With anticipation of the 2017 Chevrolet Bolt EV launch growing, General Motors has started to ramp up production of its groundbreaking 200-mile electric car.
(It’s actually rated by the EPA at 238 miles combined, but it joins a segment of the electric-car market with 200 miles or more of range that has only been occupied to date by cars with a Tesla badge.)
With the first Bolt EVs expected to be sold before the end of this year, Chevy needs to get the cars into the pipeline and headed to the first dealers.
It’s all but certain that the first Bolt EVs will be sold in California, which now has close to half of the nation’s electric and plug-in hybrid cars on its roads.
The news of the Bolt EV production ramp-up was reported two days ago by Reuters.
And it’s hardly surprising, given the timeline, the testing that the earliest production vehicles go through, and the time involved to truck cars from the plant to distribution centers and then to individual dealers.
The more interesting part of the article was a statistic on total production capacity at the Orion Assembly Plant in Michigan where the Bolt EV is built on the same lines as the Sonic subcompact.
That capacity is 90,000 cars a year for the plant’s current single shift of operations, Reuters says.
And that offers some hints as to the potential production numbers for the Bolt EV.
Last year, the Sonic sedan and hatchback combined sold 64,775 units, down notably from the 2014 total of 93,518.
Through last month, Sonic sales were 45,798, against sales through October 2015 of 53,829, which would bring likely this year’s total Sonic sales down to something like 55,000.
Next year, it seems safe to assume that Sonic sales will continue to decline, as small cars continue to lose sales to crossover utility vehicles and the Sonic enters its seventh model year without a major update.
That indicates a production capacity of at least 35,000 Bolt EVs, once the line is up to full capacity—against 30,000 Nissan Leafs sold in 2014, the highest recorded total for any electric car in the U.S. to date.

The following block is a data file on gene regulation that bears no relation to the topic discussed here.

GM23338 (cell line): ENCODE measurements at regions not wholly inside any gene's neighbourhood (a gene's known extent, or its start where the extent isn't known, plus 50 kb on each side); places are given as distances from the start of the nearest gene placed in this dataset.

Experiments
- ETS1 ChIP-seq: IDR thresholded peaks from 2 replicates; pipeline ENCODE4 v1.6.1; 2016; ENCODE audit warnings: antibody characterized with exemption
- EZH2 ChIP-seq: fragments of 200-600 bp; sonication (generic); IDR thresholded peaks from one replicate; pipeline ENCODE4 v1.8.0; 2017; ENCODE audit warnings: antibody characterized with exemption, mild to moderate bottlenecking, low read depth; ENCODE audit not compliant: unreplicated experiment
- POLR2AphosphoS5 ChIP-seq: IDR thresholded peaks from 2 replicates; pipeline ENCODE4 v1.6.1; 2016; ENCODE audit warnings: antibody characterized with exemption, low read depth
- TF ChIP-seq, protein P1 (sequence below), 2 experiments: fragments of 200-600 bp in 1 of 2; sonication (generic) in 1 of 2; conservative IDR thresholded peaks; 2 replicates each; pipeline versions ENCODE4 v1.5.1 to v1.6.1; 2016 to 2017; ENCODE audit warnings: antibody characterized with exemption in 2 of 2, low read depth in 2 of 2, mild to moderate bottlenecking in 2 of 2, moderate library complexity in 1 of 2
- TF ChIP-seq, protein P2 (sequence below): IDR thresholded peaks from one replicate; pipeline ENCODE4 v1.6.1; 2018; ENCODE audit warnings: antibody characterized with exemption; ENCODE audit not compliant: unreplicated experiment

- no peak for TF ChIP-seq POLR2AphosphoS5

The comparison is slightly deceptive, as Bolt electric cars built in Michigan will be exported as well as sold in the U.S.
They are to be sold in Europe as the Opel Ampera-e, and apparently in China as well under the name of Buick Velite.
Sales projections for the Bolt EV have been a topic of much debate, although GM has never issued numbers for the car, saying only that it can build as many as the market demands.
One supplier told a journalist more than a year ago that GM’s projected first-year total was 30,000 Bolt EVs, though some analysts have suggested demand could be considerably higher.
Tesla Motors recently reaffirmed its guidance for global deliveries of 80,000 Model S and Model X electric cars this year (though it will have taken the company five years to achieve that number).
GM dealers are said to be more enthusiastic about the Bolt EV than they have been about the Volt plug-in hybrid, whose advantages require careful and repeated explanations to uninformed buyehe rs.
If that proves true—and we won’t know conclusively for six to 12 months—then if GM is confident it can get the lithium-ion cells it will need from LG Chem, it has the ability to boost Bolt EV production fairly easily.
It could add a sixth day of production at the Orion plant. If global demand proves much higher than expected, it can even add a second shift.